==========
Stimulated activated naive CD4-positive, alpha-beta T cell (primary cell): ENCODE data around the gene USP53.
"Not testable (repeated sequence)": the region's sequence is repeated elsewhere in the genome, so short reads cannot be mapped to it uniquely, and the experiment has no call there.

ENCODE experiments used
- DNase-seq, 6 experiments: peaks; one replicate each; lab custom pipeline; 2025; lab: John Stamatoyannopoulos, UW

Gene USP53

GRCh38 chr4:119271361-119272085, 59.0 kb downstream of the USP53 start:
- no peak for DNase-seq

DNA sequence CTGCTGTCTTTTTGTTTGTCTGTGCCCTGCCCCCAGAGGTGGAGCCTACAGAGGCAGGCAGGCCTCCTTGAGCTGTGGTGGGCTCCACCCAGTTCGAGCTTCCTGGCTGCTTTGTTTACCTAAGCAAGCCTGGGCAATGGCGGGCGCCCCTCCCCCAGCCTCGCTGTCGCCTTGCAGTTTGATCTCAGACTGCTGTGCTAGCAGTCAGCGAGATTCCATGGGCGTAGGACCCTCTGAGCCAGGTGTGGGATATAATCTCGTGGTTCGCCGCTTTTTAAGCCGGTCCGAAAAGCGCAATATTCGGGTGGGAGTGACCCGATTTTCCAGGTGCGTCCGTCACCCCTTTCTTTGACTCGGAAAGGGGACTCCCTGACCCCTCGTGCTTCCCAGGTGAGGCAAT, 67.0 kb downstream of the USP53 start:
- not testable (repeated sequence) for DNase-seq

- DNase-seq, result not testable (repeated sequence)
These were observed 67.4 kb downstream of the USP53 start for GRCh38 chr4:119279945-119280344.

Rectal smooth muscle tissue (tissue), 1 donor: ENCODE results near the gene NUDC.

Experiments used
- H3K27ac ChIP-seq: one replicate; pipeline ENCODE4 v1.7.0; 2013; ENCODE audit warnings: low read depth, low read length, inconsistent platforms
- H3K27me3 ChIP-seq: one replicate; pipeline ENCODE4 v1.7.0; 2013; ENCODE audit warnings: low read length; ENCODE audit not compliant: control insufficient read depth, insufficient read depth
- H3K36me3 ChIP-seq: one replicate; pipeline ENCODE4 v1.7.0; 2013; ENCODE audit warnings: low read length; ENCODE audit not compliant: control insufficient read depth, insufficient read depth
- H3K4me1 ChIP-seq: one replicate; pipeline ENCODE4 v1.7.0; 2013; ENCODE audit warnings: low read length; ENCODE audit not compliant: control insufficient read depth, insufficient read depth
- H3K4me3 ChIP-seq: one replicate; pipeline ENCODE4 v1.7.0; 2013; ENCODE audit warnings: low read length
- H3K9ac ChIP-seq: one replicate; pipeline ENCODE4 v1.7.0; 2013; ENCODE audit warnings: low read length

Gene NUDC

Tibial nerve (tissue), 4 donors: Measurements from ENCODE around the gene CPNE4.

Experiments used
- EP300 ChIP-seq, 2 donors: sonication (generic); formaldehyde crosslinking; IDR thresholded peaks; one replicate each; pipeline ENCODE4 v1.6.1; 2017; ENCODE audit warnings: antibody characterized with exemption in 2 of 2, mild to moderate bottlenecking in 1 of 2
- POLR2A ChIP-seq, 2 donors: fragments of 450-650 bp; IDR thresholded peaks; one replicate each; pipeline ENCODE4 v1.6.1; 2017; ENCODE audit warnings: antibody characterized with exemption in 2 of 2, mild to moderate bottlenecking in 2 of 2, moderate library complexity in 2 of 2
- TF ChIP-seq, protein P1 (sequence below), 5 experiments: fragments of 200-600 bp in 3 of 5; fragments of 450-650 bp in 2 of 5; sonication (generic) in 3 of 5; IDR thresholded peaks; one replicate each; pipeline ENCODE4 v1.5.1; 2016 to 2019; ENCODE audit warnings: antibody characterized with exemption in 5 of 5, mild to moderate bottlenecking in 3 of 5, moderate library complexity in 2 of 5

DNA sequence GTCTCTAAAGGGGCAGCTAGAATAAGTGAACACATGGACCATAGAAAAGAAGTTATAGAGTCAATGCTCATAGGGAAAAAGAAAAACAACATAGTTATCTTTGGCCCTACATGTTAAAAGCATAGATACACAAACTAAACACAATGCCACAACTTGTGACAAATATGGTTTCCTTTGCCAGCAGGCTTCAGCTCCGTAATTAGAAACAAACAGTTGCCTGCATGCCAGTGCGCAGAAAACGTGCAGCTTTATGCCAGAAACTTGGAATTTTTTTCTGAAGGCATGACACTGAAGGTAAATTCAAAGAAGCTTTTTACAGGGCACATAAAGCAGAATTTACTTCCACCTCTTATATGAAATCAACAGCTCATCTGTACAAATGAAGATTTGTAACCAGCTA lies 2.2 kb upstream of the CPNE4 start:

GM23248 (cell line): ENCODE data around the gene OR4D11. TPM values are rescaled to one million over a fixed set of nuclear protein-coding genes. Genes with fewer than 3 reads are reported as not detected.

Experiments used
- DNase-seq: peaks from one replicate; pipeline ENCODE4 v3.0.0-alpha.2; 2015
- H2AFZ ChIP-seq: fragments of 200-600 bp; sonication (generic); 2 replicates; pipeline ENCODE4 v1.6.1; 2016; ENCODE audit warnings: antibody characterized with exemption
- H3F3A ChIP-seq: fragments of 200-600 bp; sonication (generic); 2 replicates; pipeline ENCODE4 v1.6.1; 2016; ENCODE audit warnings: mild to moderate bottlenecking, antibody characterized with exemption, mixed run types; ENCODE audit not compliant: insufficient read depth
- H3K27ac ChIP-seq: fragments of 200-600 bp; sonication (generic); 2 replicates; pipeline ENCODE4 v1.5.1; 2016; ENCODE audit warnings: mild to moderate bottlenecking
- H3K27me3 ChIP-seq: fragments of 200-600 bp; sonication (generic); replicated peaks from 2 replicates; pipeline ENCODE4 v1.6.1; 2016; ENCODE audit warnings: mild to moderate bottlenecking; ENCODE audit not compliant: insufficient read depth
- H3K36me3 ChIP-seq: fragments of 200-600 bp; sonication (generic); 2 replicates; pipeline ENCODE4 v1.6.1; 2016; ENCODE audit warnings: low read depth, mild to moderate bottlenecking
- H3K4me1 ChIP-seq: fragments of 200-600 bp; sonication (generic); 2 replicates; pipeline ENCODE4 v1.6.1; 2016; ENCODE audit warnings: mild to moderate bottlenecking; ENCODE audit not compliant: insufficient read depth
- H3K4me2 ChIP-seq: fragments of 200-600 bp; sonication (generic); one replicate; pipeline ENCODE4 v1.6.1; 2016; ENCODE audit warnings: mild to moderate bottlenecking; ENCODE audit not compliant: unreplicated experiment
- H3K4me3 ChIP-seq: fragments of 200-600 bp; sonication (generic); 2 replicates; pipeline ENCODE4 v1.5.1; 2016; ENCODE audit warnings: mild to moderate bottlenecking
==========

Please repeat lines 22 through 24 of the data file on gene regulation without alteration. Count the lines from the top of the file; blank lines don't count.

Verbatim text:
Experiments used
- EP300 ChIP-seq, 2 donors: sonication (generic); formaldehyde crosslinking; IDR thresholded peaks; one replicate each; pipeline ENCODE4 v1.6.1; 2017; ENCODE audit warnings: antibody characterized with exemption in 2 of 2, mild to moderate bottlenecking in 1 of 2
- POLR2A ChIP-seq, 2 donors: fragments of 450-650 bp; IDR thresholded peaks; one replicate each; pipeline ENCODE4 v1.6.1; 2017; ENCODE audit warnings: antibody characterized with exemption in 2 of 2, mild to moderate bottlenecking in 2 of 2, moderate library complexity in 2 of 2